Forum for Science, Industry and Business

Sponsored by:     3M 
Search our Site:

 

‘Genetic biopsy’ of human eggs might help pick the best for IVF

07.10.2011
Researchers at Brown University and Women & Infants Hospital of Rhode Island have developed a way to extract information about gene expression from fertile human egg cells without hurting them. Expendable ‘polar bodies’ in the cells reflect much the same information as the eggs themselves, researchers have determined.

Given the stakes of in vitro fertilization, prospective parents and their doctors need the best information they can get about the eggs they will extract, attempt to fertilize, and implant. New research at Brown University and Women & Infants Hospital of Rhode Island has found a way to see which genes each egg cell is expressing without harming it.

As researchers learn more about how those genes affect embryo development, the new technique could ultimately give parents and doctors a preview of which eggs are likely to make the most viable embryos.

In the research, now in press in the Journal of Biological Chemistry, the team of physicians and biologists was able to sequence the transcribed genetic material, or mRNA, in egg cells and, in a scientific first, in smaller structures pinched off from them called “polar bodies.” By comparing the gene expression sequences in polar bodies and their host eggs, the researchers were able to determine that the polar bodies offer a faithful reflection of the eggs’ genetic activity.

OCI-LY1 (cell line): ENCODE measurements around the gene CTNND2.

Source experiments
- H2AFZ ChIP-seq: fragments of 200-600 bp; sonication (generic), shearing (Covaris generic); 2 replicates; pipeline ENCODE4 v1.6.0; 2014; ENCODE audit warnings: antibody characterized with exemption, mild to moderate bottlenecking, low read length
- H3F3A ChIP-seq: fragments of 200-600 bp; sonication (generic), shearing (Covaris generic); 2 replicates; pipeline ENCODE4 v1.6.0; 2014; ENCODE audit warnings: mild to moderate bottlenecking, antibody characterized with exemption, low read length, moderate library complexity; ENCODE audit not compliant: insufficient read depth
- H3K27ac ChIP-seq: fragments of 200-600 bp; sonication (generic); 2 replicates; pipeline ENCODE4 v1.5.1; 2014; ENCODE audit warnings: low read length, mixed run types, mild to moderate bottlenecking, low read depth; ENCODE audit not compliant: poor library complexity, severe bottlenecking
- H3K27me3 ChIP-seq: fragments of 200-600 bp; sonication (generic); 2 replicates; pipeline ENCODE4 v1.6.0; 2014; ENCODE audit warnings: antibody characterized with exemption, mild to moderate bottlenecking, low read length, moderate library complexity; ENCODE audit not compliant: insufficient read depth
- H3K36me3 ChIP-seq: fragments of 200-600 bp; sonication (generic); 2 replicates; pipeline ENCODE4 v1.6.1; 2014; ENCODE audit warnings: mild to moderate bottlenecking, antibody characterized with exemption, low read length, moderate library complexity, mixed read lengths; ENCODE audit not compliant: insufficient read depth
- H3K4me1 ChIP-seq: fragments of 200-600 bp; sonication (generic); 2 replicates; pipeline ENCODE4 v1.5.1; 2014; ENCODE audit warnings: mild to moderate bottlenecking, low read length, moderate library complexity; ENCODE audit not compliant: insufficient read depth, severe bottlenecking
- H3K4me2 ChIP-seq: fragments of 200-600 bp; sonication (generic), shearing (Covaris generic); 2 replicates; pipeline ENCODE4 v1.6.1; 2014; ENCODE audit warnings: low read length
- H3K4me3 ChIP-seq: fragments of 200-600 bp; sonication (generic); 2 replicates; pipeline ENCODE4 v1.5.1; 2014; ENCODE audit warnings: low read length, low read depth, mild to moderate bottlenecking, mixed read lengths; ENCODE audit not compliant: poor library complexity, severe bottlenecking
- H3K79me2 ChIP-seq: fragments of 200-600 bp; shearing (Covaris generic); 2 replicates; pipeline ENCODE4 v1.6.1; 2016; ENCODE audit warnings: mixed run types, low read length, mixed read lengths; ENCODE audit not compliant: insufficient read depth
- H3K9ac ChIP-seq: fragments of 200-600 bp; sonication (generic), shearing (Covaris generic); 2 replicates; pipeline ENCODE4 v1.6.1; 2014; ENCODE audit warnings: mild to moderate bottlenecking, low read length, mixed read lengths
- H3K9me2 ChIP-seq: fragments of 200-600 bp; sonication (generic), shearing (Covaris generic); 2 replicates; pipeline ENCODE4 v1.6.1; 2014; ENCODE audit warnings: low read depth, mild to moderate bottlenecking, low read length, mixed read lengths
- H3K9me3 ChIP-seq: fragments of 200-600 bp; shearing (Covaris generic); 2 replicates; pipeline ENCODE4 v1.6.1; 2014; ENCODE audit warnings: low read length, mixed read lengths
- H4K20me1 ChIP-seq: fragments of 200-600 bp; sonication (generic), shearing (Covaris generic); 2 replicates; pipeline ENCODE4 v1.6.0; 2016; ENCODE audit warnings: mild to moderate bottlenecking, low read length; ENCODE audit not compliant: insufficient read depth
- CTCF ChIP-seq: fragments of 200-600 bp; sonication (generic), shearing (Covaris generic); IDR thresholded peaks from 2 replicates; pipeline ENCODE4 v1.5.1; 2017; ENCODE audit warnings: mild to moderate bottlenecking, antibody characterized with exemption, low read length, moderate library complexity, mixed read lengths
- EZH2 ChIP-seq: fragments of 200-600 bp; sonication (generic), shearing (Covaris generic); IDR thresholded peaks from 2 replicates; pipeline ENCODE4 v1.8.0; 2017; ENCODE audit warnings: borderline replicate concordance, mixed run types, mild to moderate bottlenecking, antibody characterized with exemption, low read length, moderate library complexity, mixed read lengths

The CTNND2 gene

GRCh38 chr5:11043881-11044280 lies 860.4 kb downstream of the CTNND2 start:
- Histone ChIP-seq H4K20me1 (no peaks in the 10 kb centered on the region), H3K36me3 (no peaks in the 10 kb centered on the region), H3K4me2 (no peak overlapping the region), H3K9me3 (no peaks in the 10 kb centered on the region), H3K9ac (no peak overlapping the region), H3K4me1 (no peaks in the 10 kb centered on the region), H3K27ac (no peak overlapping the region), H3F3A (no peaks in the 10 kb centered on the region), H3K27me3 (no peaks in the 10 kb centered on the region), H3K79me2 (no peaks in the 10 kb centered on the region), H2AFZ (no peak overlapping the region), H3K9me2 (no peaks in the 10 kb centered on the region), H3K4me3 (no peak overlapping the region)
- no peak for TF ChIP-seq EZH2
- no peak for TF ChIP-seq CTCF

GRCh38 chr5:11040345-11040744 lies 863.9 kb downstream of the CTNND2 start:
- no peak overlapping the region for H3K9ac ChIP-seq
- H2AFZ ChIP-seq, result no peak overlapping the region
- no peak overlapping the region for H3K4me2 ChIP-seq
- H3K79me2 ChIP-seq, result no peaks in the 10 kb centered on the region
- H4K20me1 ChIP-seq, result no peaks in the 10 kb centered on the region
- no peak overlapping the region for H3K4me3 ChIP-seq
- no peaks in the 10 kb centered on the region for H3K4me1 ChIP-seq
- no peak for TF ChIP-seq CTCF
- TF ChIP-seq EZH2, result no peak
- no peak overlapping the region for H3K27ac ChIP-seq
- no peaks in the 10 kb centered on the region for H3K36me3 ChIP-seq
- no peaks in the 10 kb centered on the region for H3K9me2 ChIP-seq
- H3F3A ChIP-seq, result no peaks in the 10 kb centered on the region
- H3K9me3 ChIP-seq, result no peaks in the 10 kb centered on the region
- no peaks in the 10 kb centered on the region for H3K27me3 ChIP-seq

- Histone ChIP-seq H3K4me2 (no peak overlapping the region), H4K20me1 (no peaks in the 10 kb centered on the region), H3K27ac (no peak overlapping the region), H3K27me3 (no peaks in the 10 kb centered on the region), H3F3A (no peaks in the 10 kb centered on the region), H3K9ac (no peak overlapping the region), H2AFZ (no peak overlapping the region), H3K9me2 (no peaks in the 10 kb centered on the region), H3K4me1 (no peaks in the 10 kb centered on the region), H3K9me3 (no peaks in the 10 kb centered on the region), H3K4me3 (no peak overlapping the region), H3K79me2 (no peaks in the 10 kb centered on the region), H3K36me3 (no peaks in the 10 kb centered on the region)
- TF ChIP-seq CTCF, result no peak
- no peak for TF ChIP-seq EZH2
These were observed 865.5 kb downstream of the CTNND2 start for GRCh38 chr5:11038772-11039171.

Polar bodies allow “a natural cytoplasmic biopsy,” providing genetic information without hurting the egg cell.“We can now consider the polar body a natural cytoplasmic biopsy,” said study co-author Sandra Carson, professor obstetrics and gynecology at the Warren Alpert Medical School of Brown University and director of the Center for Reproduction and Infertility at Women & Infants Hospital.

Polar bodies are where egg cells dispense with the second copies of chromosomes that, as sex cells, they don’t need. But the polar bodies also capture a microcosm of the egg’s mRNA, the genetic material produced when genes have been transcribed and a cell is set to make proteins based on those genetic instructions.